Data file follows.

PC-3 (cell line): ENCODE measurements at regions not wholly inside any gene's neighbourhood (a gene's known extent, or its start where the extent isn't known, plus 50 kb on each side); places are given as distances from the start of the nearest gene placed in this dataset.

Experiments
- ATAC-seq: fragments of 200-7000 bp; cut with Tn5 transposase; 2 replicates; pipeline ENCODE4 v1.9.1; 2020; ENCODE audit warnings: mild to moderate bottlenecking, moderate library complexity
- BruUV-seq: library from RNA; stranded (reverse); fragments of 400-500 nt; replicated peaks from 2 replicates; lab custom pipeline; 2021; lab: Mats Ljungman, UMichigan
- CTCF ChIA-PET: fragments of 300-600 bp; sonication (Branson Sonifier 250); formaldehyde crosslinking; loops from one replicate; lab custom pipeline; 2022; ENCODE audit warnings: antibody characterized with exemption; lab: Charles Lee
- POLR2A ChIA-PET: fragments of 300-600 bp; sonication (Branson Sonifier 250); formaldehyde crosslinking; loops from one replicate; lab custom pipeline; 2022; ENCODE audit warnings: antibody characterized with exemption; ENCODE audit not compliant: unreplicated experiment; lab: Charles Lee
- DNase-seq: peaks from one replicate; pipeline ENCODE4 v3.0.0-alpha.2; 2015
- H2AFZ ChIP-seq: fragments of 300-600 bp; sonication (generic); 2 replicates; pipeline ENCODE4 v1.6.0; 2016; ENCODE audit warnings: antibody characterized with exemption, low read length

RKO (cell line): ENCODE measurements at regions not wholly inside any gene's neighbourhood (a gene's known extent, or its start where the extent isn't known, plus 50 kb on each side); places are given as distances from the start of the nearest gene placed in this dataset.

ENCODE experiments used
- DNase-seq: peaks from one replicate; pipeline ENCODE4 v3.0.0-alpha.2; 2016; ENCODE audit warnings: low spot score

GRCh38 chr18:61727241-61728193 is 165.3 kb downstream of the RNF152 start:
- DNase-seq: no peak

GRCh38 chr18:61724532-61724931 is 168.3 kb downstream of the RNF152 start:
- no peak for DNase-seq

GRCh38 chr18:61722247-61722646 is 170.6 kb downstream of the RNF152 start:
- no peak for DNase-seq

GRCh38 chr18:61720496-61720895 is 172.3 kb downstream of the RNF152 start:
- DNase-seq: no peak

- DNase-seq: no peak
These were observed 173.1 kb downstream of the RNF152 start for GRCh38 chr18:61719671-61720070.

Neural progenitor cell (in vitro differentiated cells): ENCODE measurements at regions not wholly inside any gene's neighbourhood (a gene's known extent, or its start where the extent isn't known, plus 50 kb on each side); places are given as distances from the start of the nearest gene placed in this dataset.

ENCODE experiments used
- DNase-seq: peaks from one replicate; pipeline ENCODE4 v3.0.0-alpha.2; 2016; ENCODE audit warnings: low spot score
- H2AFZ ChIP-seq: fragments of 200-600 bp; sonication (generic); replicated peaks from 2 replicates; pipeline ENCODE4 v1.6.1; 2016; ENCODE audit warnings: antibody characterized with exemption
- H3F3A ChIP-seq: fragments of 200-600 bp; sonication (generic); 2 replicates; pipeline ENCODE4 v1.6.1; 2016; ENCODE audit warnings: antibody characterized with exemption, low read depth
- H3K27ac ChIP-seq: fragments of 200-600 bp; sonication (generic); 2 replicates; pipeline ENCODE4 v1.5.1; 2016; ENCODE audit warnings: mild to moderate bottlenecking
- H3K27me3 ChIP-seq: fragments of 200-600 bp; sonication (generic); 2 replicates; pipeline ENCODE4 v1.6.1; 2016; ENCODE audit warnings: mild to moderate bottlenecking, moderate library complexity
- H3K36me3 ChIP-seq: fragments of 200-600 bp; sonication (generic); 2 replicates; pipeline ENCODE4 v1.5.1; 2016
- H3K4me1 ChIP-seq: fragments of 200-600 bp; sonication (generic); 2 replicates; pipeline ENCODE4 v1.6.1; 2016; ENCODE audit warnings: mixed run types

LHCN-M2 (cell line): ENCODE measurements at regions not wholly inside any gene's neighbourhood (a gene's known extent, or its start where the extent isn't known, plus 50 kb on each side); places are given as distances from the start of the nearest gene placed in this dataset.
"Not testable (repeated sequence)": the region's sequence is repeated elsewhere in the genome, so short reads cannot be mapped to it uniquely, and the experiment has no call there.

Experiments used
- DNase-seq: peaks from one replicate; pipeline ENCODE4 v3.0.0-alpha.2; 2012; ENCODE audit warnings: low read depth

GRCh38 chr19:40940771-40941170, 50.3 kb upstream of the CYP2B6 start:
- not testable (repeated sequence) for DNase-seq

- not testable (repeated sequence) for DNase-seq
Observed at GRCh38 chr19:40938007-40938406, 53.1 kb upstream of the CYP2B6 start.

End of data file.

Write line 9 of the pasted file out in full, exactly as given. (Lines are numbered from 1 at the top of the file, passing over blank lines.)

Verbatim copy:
RKO (cell line): ENCODE measurements at regions not wholly inside any gene's neighbourhood (a gene's known extent, or its start where the extent isn't known, plus 50 kb on each side); places are given as distances from the start of the nearest gene placed in this dataset.